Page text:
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Freedom: An Essential Element of the Scientology Religion

 Founding Church of Scientology, Washington, D.C., established at 1812 19th St NW July 4, 1955, by Scientology Founder L. Ron Hubbard

Founding Church of Scientology, Washington, D.C., established at 1812 19th St NW July 4, 1955, by Scientology Founder L. Ron Hubbard

Established July 4, 1955, the Founding Church of Scientology in Washington, D.C., holds a unique place in the history of the Scientology religion.

LOS ANGELES, CALIFORNIA, UNITED STATES, July 5, 2022 /EINPresswire.com/ -- Only blocks from the White House, the Founding Church of Scientology served as the first fully formed center of Scientology training and religious counseling, and the first international administrative headquarters for the burgeoning religion.

Located at 1812 19th St NW, it was from his office on the second floor that L. Ron Hubbard served as Executive Director and coordinated the religion, its Churches, and activities on five continents.

More than five decades later, in dedicating the Church of Scientology National Affairs Office in Washington, D.C. in 2012, Mr. David Miscavige, ecclesiastical leader of the Scientology religion, spoke of “freedom” as an essential element in Scientology. He made it clear that Mr. Hubbard selected July 4th for inaugurating the new international headquarters in 1955 quite deliberately. “Just as this nation was founded upon the principles of Life, Liberty and the pursuit of Happiness, so too those principles are woven into the very fabric of our Scripture,” Mr. Miscavige said.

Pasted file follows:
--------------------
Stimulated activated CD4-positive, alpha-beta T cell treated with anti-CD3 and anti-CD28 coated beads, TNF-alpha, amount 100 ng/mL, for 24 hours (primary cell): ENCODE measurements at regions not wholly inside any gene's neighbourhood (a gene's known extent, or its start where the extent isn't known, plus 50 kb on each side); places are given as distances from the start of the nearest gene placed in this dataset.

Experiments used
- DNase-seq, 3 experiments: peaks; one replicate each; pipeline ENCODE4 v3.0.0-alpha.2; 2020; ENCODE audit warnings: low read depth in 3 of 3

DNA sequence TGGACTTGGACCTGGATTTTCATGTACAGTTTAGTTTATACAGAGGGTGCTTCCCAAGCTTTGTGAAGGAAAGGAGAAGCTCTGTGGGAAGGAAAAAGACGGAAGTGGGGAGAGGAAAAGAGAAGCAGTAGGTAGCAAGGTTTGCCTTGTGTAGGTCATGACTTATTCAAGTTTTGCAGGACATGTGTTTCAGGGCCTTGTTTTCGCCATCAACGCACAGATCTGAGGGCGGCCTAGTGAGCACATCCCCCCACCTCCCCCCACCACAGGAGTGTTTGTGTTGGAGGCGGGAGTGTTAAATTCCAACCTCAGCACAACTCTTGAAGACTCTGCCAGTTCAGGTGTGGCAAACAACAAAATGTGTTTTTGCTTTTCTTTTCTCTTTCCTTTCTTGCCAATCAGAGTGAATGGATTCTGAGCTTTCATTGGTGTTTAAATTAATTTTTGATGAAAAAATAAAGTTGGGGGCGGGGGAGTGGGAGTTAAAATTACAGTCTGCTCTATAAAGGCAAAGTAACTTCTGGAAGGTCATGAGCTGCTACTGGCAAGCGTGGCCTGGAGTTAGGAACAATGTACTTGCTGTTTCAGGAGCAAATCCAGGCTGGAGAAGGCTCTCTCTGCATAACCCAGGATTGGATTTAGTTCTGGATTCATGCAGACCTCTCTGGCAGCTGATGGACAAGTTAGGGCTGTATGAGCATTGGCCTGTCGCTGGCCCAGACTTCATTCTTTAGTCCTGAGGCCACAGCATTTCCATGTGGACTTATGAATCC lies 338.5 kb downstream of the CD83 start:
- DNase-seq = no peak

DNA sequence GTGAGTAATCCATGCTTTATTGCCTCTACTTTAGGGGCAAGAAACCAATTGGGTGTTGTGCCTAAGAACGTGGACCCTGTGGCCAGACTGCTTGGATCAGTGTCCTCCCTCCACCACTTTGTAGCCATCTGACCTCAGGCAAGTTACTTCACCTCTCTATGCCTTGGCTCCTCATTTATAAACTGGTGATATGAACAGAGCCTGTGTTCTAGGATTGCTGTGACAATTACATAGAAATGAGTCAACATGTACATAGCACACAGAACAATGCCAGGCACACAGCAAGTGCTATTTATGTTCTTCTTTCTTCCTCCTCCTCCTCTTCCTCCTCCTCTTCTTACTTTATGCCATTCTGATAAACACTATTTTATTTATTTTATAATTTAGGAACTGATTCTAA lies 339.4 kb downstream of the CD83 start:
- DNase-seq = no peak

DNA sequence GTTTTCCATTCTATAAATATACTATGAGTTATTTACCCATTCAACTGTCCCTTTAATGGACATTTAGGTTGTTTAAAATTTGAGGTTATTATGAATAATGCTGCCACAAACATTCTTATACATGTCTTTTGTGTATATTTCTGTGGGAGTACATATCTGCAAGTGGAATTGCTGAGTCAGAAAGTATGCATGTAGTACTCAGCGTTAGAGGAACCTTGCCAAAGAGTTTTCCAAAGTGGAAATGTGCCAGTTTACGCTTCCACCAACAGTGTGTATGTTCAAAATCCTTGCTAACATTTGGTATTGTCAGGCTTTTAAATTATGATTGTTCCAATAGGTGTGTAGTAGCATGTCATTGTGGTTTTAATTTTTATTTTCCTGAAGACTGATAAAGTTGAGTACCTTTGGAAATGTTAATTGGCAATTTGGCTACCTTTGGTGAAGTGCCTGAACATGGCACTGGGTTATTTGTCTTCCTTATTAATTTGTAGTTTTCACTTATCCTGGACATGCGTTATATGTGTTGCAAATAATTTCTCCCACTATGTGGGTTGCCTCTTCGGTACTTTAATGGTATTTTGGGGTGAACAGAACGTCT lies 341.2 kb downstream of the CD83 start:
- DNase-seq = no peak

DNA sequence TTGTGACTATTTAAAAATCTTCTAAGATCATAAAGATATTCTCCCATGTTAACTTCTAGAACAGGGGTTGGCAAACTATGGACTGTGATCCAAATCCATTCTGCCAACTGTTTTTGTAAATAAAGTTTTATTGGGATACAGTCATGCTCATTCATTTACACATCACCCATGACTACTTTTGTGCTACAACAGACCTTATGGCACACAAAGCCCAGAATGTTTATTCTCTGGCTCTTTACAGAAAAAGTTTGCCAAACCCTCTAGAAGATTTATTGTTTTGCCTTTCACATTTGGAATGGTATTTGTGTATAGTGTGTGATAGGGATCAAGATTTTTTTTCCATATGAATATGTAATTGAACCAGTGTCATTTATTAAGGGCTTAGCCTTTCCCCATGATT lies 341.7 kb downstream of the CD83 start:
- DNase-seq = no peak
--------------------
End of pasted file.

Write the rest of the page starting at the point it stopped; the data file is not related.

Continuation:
He pointed out that the ideals enshrined in the Declaration of Independence, whose adoption is celebrated on Independence Day, are incorporated in the Creed of the Church of Scientology, published in 1954.

The Creed affirms:

That all men of whatever race, color or creed were created with equal rights.

That all men have inalienable rights to their own religious practices and their performance.

That all men have inalienable rights to their own lives.

That all men have inalienable rights to their sanity.

That all men have inalienable rights to their own defense.

That all men have inalienable rights to conceive, choose, assist or support their own organizations, churches and governments.

That all men have inalienable rights to think freely, to talk freely, to write freely their own opinions and to counter or utter or write upon the opinions of others.

That all men have inalienable rights to the creation of their own kind.

That the souls of men have the rights of men.

That the study of the Mind and the healing of mentally caused ills should not be alienated from religion or condoned in nonreligious fields.

And that no agency less than God has the power to suspend or set aside these rights, overtly or covertly.

The full text of the Creed is available on the Scientology Network, as is a three-part series chronicling Mr. Hubbard’s life and discoveries.

In an essay published in August 1954, L. Ron Hubbard wrote:

“We are extending to you the precious gift of freedom and immortality—factually, honestly.

“You are a spirit. You are your own soul. You are not mortal. You can be free.”

In that same essay, Mr. Hubbard credits America with having “kept wide the doorway” for this accomplishment “by retaining religious freedom.”

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